Labour’s 2020 leadership campaigns – a graphic designer’s view

Kevin Kennedy Ryan II

The Labour leadership election started approximately 48 years ago and nothing much has happened to change its dynamics in the meantime. Fresh off the back of a general election we’d rather not talk about, the party committed itself to another bout of hot polling action to decide on a new leader (and deputy). Names were bandied around, hats were thrown in the general direction of the ring, some stepped forward, some withdrew, and all the while we never got a look at a Barry Gardiner for Leader logo.

With a general election campaign so near in the rear view mirror, candidates should be forgiven for having a somewhat sketchy start in putting together their all-important visual identities. While some of us might work from graphic design backwards, it turns out serious politicians tend to focus on policies rather than pixels.

Several candidates saw a visual overhaul of their campaigns between the launch and the beginning of voting – compare Rebecca Long-Bailey first website to her redesigned one, as shown above, or Angela Rayner’s initial design to her current brand. This is fair enough, really. Preparing for a leadership election shouldn’t have been at the top of anyone’s to do list before December 12th.

The deputy leadership candidates

Angela Rayner

Tightly kerned in ITC Avant Garde, Rayner’s campaign opted for continuity with some of her material from the general election campaign, using the same typeface and colour palette. We’ll call this one Old Trusty.

Maximum degrees of rotation: 2.5°

Ian Murray

Picking up on a trend of shearing and rotating a typographic logo, Murray opts for all caps for impact, backed up by a punchy magenta box housing ‘Ian’. Straying away from various hues of Labour-red is a welcome respite, while emphasising ‘Ian’ in the box and de-emphasising it with an outline leaves you wondering where exactly to focus your attention.

Maximum degrees of rotation: 7°

Dawn Butler

A not-terribly-distinctive logo from a candidate who could have released one of the more vibrant campaign designs.

Maximum degrees of rotation: 6°

Richard Burgon

Informal vibes coming from Camp Richard. They have eschewed the formality of a surname and gone for a simple typographic lockup in Futura, once described by Aaron Draplin as “the working man’s font”. Loses points for not including his surname, as if Richard Burgon were Ronaldo or Trisha.

Maximum degrees of rotation: none, but check out the angle on those three stripes.

Rosena Allin-Khan

It was always inevitable that we’d get at least one AOC spin-off in the election. While not quite as vibrant as its forerunner, fortunately this one is much more pleasantly executed than some of the examples we saw in the election.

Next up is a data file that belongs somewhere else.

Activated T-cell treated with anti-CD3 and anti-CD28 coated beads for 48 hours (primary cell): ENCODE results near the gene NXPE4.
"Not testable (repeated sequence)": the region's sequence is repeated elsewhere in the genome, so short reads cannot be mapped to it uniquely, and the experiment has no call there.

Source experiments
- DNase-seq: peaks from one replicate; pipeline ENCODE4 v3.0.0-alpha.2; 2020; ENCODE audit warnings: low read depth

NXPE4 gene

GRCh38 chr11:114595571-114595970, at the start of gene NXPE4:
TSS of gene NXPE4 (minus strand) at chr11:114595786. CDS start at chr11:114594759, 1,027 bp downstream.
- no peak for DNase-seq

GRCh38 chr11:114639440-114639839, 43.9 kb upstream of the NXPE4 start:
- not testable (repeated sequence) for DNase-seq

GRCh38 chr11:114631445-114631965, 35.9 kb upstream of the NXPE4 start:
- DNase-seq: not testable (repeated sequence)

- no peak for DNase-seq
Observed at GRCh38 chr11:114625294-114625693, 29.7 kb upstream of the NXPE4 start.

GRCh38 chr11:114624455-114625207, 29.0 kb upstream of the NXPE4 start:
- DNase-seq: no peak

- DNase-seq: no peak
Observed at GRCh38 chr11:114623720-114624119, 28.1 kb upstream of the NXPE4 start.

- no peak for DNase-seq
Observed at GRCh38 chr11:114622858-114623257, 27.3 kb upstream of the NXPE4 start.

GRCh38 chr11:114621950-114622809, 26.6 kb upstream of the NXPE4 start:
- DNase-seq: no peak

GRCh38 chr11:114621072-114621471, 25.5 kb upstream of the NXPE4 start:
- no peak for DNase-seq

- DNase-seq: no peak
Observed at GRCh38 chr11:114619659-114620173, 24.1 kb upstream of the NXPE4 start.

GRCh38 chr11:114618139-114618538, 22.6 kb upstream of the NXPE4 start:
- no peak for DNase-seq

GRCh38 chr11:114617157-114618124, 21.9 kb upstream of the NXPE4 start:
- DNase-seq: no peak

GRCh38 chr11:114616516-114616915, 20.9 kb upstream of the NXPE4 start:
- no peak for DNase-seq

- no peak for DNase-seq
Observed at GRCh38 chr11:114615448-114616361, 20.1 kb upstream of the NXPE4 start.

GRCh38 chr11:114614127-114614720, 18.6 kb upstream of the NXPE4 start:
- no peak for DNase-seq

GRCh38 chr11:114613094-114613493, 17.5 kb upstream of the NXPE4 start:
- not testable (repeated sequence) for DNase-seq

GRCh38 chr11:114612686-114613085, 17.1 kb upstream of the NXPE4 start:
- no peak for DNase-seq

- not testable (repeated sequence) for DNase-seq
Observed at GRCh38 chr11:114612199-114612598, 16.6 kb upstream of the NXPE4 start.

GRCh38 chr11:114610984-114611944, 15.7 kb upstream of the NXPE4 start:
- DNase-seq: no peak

Maximum degrees of rotation: 7°

Khalid Mahmood

Did Khalid Mahmood ever have a logo? That’s a question right up there with who shot JFK?

Maximum degrees of rotation: we may never know.

The leadership candidates

Jess Phillips

Not a lot to be said other than a relatively slick effort from Jess Phillips. Hats off to the team at Portland Communications*.

Maximum degrees of rotation: zero.

*This is a joke, please don’t sue.

Clive Lewis

Channeling Big Richard Energy, Clive opted for a punchy, informal typographic lockup. The kerning is a bit off and it feels a little unbalanced, but it had the potential to evolve had Clive’s campaign continued to the later stages of the contest.

Maximum degrees of rotation: 2°

Emily Thornberry

Bold-Light-Bold is a well trodden typographic cliche in the Labour Party. Thornberry’s logo was reminiscent of the Make Poverty History campaign (for anyone old enough to remember 2008, when we could all still go outside), as she rejected the anticipated red in favour of a minimalist colour palette with subtle magenta highlighting on the strapline. The strapline is a bit too small.

Maximum degrees of rotation: zero

Keir Starmer

The Steepest Incline of Any Candidate Logo Award goes to Sir Keir Starmer KCB QC. He deserves some credit here for being one of the few candidates to push the envelope with a pink and dark colour scheme on his website. Also Steep Incline sounds like the name of a West Country village that has returned a Tory MP every election since 1832.

Maximum degrees of rotation: 12°

Lisa Nandy

The only candidate to employ a serif typeface – something rarely seen in the party since the ’90s. Is this a subtle nod towards the early Blair years? Probably not. Is it the New Statesman font? Yep.

Maximum degrees of rotation: none

Rebecca Long-Bailey

One of the more distinctive logos of the election goes to Rebecca Long-Bailey, incorporating the forward arrow motif to represent progress.

Maximum degrees of rotation: zero, but a couple of corners


That’s a wrap, unless anyone wants to leak us the Khalid Mahmood and Barry Gardiner logos. Had the contest come less hurriedly off the back of a general election, perhaps we would have seen some more exploration from candidates into divergent visual identities.

By largely staying close to traditional labour colours, no candidate has come out with designs beyond what we might expect. Safe, reliable, trustworthy, Labour – these are the core messages being conveyed. We’ll have to wait and see whether the next leader to be will take the party’s visual identity in a more radical direction.

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